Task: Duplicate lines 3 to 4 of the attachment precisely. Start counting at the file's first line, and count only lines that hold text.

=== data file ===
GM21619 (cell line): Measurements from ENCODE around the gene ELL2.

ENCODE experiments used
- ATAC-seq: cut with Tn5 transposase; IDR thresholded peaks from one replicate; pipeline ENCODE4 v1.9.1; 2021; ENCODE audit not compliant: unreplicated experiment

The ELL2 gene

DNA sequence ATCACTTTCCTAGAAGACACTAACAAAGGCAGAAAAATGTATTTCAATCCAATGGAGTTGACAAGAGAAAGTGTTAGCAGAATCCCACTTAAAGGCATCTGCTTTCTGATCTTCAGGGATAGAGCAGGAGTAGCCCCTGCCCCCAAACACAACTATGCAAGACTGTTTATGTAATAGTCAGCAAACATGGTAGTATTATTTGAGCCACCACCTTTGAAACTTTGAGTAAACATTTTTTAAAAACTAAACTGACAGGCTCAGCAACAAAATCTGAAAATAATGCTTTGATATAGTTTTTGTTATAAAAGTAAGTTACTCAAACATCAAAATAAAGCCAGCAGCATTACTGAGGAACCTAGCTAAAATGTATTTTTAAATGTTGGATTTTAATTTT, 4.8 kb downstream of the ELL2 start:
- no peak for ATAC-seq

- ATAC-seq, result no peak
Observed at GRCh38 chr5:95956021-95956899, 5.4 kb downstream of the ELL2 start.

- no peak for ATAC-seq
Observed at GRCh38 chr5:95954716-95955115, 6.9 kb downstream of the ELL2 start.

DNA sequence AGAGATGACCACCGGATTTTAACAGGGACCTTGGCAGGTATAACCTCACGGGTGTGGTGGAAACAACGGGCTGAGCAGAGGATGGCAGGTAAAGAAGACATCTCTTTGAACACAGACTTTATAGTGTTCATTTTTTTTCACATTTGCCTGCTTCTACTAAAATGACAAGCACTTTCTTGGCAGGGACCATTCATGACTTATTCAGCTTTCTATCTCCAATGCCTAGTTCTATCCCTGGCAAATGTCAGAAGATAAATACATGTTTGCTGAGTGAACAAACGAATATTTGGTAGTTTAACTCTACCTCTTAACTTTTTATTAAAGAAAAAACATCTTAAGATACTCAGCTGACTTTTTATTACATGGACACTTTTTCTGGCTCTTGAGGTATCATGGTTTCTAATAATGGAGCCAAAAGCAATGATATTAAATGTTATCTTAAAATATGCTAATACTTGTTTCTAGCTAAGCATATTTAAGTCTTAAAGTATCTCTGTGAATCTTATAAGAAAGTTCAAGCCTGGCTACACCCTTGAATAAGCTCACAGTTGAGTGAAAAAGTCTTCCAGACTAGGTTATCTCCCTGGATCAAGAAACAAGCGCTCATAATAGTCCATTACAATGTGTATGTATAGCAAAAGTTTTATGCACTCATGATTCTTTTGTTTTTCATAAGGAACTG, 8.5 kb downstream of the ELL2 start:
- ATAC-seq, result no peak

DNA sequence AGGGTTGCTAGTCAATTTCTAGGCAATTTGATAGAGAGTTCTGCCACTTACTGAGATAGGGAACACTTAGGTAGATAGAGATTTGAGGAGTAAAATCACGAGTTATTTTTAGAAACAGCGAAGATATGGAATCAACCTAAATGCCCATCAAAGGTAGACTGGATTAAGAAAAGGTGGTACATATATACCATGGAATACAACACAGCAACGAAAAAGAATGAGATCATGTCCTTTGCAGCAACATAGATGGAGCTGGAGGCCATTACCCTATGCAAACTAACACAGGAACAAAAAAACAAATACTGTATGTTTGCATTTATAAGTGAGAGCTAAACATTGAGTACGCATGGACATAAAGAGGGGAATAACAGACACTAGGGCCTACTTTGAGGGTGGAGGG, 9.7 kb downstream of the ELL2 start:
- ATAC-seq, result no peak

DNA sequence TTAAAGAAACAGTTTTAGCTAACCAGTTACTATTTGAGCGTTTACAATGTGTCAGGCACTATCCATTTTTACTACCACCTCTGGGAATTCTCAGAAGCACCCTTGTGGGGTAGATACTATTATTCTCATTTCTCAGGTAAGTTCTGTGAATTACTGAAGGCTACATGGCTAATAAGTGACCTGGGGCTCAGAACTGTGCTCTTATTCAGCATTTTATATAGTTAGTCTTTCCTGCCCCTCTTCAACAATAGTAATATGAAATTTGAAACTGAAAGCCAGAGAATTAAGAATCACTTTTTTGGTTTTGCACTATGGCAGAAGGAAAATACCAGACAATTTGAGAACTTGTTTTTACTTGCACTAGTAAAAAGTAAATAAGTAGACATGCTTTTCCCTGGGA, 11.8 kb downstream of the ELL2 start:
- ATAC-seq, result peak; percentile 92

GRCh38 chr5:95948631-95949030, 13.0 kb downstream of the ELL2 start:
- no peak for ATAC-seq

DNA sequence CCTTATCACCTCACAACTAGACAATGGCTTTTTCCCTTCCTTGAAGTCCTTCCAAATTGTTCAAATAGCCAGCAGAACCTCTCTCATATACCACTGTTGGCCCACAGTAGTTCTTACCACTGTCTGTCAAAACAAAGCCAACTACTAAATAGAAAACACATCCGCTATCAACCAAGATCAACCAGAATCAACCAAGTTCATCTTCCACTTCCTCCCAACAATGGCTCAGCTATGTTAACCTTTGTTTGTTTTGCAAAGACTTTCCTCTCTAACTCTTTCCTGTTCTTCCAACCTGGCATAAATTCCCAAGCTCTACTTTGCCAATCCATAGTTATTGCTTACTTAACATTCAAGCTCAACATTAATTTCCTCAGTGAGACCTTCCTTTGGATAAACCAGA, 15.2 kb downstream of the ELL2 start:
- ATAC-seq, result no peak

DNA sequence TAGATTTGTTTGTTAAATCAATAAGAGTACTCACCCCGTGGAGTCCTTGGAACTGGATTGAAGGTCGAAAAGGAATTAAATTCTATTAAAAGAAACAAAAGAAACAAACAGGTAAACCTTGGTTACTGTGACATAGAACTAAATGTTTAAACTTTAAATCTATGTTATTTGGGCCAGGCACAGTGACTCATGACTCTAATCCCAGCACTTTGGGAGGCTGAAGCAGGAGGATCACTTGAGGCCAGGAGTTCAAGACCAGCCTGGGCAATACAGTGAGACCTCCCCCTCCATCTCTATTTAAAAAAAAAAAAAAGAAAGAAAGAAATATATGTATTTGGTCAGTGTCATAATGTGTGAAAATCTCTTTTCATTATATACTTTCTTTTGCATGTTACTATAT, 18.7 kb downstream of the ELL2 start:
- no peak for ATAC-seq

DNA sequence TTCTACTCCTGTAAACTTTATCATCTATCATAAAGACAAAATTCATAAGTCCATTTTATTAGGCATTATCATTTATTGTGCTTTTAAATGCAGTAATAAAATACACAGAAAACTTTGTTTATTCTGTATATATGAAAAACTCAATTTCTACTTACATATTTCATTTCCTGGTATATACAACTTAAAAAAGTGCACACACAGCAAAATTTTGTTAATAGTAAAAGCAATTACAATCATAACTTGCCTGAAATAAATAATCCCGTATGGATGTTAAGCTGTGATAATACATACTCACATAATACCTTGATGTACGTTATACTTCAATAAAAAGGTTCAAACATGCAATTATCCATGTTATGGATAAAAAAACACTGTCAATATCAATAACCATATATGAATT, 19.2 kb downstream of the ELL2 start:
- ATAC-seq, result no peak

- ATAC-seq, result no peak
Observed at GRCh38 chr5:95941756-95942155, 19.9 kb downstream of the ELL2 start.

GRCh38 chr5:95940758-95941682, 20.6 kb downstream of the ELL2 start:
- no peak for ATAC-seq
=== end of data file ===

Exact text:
- ATAC-seq: cut with Tn5 transposase; IDR thresholded peaks from one replicate; pipeline ENCODE4 v1.9.1; 2021; ENCODE audit not compliant: unreplicated experiment

The ELL2 gene